Australia grab late World Cup win over Japan
KAISERSLAUTERN, Germany, June 12: Australia stormed to a dramatic late World Cup win over Japan, scoring their first ever goals in the tournament to triumph 3-1.
Substitute Tim Cahill struck twice in the last six minutes to overturn Japan's first-half lead and John Aloisi added a spectacular third for Australia in injury time.
Off the pitch, Togo staged an amazing turnaround of their own when trainer Otto Pfister announced he would return to coach the West African team he walked out on only last week.
Italy, always regarded as title contenders, begin their campaign later on Monday by playing Ghana in Group E.
The United States and the Czech Republic were playing in Gelsenkirchen in the day's other Group E game.
With the pitchside temperature at a sweltering 38 Celsius in the southwestern city of Kaiserslautern, Japan took the lead over Australia with a disputed goal from Shunsuke Nakamura in the 26th minute of their Group F match.
Australia goalkeeper Mark Schwarzer seemed to have been impeded by Atsushi Yanagisawa as he came to punch away Nakamura's cross, which then floated into the net.
But Egyptian referee Esam Abd El Fatah waved away furious protests from Australia.
''In the end justice was done in this game,'' Australia coach Guus Hiddink said.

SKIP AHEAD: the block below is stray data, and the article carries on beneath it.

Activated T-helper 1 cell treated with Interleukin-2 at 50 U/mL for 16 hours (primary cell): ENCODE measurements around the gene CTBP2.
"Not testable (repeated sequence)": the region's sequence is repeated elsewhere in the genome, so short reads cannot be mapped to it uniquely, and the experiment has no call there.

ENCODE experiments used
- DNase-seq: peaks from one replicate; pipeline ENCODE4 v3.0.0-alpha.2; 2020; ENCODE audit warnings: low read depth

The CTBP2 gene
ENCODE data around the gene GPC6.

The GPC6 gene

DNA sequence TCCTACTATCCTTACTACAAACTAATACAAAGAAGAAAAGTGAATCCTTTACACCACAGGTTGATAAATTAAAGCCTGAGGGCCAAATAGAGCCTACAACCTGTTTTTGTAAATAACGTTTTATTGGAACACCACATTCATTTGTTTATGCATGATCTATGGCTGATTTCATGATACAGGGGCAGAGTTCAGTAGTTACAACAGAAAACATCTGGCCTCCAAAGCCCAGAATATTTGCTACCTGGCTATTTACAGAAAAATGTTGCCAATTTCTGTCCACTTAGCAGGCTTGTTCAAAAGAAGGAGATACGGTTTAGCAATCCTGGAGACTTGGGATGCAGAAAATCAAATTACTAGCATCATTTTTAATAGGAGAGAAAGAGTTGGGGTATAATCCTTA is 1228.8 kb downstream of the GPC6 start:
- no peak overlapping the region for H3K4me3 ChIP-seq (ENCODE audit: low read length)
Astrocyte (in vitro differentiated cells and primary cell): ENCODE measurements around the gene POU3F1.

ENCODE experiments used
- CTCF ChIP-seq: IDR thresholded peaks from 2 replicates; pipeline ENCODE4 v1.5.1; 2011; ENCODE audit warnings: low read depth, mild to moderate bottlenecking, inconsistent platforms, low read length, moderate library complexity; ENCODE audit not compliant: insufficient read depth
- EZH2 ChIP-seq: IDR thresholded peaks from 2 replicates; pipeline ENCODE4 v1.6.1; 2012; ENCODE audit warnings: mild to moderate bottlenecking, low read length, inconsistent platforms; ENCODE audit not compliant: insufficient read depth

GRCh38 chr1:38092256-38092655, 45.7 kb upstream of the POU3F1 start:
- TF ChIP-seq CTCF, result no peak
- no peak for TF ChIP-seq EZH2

''I think the referee will thank God for the result.'' Cahill levelled in the 84th minute when a long throw was missed by goalkeeper Yoshikatsu Kawaguchi and he drilled the ball in from eight metres.
He made it 2-1 five minutes later with a long-range drive which went in off the post.
Aloisi added the third for Australia, taking part in the finals for the first time since 1974, after skipping through Japan's exhausted defence in injury time.
TOGO TURNAROUND Debutants Togo have provided the most bizarre saga so far in the month-long tournament, which began on Friday.
Pfister, a 68-year-old German, quit as coach saying he could not work because the players and the Togolese football authorities were embroiled in a dispute over pay.
Togolese officials then put assistant coach Kodjovi Mawuena in charge for the first game against South Korea tomorrow. They also began talks with German coach Winfried Schaefer.
But Pfister suddenly announced he had responded to an appeal from his players to return and would be in charge tomorrow.
''The players intervened massively. I received a fax from the (Togolese football association) president and I will sit on the bench as coach of the team tomorrow,'' he told Reuters.
The World Cup finals, the world's most watched sporting event, has so far avoided any major incidents of hooliganism which some experts had feared could overshadow the football.
Instead, trouble has come from an unexpected source the weather.
After weeks of cool temperatures, a heat-wave hit Germany as the Cup began on Friday, taking its toll on the players and casting heavy shadows across some pitches.
FIFA said it would close the roof at Frankfurt's Waldstadion for the Togo-South Korea match to stop shadows spoiling television images for billions of viewers around the world.
But Joerg Kachelmann, the chief meteorologist for Germany's ARD public television network, warned of a ''massive greenhouse'' effect for players and fans.